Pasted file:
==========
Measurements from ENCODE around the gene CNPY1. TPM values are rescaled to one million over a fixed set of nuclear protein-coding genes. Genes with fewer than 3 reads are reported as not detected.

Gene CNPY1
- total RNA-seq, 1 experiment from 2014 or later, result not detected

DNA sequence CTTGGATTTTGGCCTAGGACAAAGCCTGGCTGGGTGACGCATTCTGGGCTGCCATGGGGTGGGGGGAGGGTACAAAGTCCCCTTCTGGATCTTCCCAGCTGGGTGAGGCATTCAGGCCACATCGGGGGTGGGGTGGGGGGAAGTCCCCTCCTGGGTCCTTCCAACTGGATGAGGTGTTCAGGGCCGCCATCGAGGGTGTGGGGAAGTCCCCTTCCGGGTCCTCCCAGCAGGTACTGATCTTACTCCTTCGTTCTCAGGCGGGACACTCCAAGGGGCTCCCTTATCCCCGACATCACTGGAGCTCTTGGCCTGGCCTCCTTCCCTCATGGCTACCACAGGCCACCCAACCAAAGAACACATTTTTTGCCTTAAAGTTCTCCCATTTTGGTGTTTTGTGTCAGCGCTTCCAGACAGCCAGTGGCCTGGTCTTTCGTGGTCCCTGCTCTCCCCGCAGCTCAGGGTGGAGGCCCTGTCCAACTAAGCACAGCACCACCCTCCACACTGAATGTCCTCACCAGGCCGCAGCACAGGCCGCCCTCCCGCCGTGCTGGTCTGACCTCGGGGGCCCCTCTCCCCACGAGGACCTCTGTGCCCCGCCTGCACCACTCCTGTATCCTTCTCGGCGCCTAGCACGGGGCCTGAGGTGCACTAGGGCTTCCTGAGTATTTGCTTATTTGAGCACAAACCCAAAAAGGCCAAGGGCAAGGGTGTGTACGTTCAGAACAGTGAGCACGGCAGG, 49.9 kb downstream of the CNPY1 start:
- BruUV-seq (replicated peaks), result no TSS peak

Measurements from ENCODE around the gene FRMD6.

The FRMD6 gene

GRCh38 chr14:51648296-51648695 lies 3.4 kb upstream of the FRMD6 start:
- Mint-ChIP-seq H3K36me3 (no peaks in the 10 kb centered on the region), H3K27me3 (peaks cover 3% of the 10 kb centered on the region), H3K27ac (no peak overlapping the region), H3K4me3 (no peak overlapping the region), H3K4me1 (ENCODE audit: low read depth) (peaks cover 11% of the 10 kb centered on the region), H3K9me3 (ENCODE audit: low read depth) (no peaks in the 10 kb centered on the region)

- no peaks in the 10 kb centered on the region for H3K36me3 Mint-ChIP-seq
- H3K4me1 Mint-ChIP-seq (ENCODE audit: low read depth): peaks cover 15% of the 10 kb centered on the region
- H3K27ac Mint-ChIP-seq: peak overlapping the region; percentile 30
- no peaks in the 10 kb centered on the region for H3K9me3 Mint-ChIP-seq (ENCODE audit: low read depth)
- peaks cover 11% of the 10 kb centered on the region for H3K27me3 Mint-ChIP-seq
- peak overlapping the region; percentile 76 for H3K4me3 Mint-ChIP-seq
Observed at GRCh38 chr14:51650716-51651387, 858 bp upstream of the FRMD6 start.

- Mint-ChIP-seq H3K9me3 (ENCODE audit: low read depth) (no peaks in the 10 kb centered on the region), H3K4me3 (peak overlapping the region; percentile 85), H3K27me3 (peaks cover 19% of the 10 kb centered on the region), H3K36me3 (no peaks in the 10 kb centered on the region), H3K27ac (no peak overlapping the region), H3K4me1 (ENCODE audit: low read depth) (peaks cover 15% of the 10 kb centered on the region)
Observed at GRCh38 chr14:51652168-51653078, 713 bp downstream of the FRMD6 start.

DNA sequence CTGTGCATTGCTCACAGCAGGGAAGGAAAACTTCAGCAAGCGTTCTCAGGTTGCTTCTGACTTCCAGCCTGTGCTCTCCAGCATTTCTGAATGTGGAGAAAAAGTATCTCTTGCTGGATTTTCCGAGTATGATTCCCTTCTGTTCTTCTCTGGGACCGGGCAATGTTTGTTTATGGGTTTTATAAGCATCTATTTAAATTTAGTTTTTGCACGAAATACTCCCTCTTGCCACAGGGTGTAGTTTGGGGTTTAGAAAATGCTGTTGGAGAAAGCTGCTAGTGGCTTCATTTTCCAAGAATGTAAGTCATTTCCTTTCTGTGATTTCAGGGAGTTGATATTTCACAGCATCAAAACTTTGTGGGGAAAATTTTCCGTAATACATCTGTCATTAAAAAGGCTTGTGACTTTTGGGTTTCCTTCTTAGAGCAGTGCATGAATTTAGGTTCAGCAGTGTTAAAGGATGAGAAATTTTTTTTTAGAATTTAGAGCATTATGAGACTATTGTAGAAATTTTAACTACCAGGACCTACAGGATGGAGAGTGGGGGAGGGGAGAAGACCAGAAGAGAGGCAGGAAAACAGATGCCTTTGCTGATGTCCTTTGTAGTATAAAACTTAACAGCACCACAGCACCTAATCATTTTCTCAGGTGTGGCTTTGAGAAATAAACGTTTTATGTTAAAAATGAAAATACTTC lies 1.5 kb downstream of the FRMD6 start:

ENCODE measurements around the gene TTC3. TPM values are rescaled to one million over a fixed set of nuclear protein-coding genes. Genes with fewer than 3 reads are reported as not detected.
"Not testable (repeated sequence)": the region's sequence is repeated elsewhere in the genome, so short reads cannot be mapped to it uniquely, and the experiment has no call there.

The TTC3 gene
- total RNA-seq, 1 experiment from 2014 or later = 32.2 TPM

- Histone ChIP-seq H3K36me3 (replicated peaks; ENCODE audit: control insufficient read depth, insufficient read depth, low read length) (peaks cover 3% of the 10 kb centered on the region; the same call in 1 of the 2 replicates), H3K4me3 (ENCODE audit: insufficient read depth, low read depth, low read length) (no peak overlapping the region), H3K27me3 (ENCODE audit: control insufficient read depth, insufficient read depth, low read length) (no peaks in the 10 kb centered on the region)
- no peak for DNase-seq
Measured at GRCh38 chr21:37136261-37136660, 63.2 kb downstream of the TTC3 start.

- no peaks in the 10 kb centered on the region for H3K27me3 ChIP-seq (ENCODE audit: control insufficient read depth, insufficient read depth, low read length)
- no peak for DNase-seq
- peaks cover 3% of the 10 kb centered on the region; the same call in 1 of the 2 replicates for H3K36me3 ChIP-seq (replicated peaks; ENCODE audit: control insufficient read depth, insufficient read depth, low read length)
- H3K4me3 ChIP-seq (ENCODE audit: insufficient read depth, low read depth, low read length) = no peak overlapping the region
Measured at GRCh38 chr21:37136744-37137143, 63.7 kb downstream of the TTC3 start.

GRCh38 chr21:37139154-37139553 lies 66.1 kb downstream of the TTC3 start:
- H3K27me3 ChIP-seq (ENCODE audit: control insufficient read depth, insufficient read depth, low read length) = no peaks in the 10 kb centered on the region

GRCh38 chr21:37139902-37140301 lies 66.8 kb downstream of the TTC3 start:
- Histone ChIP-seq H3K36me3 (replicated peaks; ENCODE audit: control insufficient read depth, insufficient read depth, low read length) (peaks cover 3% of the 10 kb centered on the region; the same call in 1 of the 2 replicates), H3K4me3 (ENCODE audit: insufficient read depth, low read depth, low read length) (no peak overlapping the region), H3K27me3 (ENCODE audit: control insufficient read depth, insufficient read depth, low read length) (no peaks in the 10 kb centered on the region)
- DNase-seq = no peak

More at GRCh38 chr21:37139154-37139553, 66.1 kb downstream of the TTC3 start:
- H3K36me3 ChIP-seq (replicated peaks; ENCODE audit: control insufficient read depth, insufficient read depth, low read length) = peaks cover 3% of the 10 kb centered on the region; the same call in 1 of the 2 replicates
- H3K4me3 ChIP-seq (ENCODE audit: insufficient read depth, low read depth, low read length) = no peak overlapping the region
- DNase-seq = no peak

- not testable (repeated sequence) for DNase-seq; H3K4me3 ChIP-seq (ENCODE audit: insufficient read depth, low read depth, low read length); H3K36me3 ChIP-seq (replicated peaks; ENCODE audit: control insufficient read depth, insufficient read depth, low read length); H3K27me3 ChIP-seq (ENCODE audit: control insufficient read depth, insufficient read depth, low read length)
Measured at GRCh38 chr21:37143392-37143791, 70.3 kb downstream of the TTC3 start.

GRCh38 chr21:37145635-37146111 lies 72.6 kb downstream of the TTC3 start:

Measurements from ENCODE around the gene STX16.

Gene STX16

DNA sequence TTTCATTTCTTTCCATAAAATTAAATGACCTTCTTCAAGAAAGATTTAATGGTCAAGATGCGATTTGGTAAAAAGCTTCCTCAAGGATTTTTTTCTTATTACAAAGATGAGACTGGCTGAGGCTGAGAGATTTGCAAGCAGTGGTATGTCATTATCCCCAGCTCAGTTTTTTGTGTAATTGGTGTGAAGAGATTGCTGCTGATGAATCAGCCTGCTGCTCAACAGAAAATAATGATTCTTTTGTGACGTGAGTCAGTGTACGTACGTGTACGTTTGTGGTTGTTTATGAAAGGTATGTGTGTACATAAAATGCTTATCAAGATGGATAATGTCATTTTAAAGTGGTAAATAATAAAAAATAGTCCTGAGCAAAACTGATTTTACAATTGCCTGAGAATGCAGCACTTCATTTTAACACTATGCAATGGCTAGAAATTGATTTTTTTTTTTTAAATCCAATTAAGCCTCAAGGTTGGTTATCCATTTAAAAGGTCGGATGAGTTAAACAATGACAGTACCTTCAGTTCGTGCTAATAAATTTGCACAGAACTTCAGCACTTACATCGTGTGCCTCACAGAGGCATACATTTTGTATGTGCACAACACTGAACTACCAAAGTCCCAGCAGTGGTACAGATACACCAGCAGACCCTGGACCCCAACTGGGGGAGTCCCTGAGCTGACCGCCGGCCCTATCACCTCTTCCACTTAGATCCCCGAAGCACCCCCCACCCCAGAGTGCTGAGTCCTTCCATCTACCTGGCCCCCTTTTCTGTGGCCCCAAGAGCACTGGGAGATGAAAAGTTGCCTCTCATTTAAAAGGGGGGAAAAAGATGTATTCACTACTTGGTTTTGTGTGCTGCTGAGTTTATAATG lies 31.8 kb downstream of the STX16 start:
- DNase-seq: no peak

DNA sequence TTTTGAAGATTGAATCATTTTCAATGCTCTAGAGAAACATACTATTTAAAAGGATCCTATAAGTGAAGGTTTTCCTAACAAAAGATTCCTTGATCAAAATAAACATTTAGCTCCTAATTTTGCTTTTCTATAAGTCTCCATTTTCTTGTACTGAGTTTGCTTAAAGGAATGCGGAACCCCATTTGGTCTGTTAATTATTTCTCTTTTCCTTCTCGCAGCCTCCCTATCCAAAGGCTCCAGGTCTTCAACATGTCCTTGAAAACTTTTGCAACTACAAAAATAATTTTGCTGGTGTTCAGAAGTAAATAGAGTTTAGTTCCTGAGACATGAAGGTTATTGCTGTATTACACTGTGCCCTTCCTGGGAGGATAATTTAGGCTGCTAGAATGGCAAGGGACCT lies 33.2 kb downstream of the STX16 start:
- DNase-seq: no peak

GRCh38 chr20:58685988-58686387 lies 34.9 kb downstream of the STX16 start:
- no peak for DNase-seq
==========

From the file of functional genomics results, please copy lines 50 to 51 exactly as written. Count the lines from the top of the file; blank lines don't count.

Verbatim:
GRCh38 chr20:58685988-58686387 lies 34.9 kb downstream of the STX16 start:
- no peak for DNase-seq